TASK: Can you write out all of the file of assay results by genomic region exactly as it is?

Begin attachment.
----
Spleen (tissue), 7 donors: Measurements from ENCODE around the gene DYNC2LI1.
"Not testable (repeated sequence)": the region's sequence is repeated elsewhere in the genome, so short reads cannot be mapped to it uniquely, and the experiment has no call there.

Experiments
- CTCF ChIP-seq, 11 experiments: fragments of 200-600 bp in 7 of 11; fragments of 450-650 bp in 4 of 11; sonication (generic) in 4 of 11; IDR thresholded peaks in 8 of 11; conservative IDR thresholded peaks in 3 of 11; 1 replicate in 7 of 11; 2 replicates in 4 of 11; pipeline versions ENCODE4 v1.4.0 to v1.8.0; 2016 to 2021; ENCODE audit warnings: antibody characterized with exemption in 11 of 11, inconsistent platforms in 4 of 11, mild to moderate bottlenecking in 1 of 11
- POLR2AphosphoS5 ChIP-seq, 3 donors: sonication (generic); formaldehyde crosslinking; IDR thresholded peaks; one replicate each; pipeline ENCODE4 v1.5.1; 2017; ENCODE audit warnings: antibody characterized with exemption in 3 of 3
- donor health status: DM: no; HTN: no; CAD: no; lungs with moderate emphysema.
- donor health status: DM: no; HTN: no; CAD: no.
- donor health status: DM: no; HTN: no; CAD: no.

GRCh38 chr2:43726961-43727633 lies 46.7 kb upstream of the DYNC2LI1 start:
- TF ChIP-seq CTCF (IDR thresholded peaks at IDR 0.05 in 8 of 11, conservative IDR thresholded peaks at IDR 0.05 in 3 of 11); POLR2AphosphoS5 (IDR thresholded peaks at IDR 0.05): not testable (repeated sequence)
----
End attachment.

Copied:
Spleen (tissue), 7 donors: Measurements from ENCODE around the gene DYNC2LI1.
"Not testable (repeated sequence)": the region's sequence is repeated elsewhere in the genome, so short reads cannot be mapped to it uniquely, and the experiment has no call there.

Experiments
- CTCF ChIP-seq, 11 experiments: fragments of 200-600 bp in 7 of 11; fragments of 450-650 bp in 4 of 11; sonication (generic) in 4 of 11; IDR thresholded peaks in 8 of 11; conservative IDR thresholded peaks in 3 of 11; 1 replicate in 7 of 11; 2 replicates in 4 of 11; pipeline versions ENCODE4 v1.4.0 to v1.8.0; 2016 to 2021; ENCODE audit warnings: antibody characterized with exemption in 11 of 11, inconsistent platforms in 4 of 11, mild to moderate bottlenecking in 1 of 11
- POLR2AphosphoS5 ChIP-seq, 3 donors: sonication (generic); formaldehyde crosslinking; IDR thresholded peaks; one replicate each; pipeline ENCODE4 v1.5.1; 2017; ENCODE audit warnings: antibody characterized with exemption in 3 of 3
- donor health status: DM: no; HTN: no; CAD: no; lungs with moderate emphysema.
- donor health status: DM: no; HTN: no; CAD: no.
- donor health status: DM: no; HTN: no; CAD: no.

GRCh38 chr2:43726961-43727633 lies 46.7 kb upstream of the DYNC2LI1 start:
- TF ChIP-seq CTCF (IDR thresholded peaks at IDR 0.05 in 8 of 11, conservative IDR thresholded peaks at IDR 0.05 in 3 of 11); POLR2AphosphoS5 (IDR thresholded peaks at IDR 0.05): not testable (repeated sequence)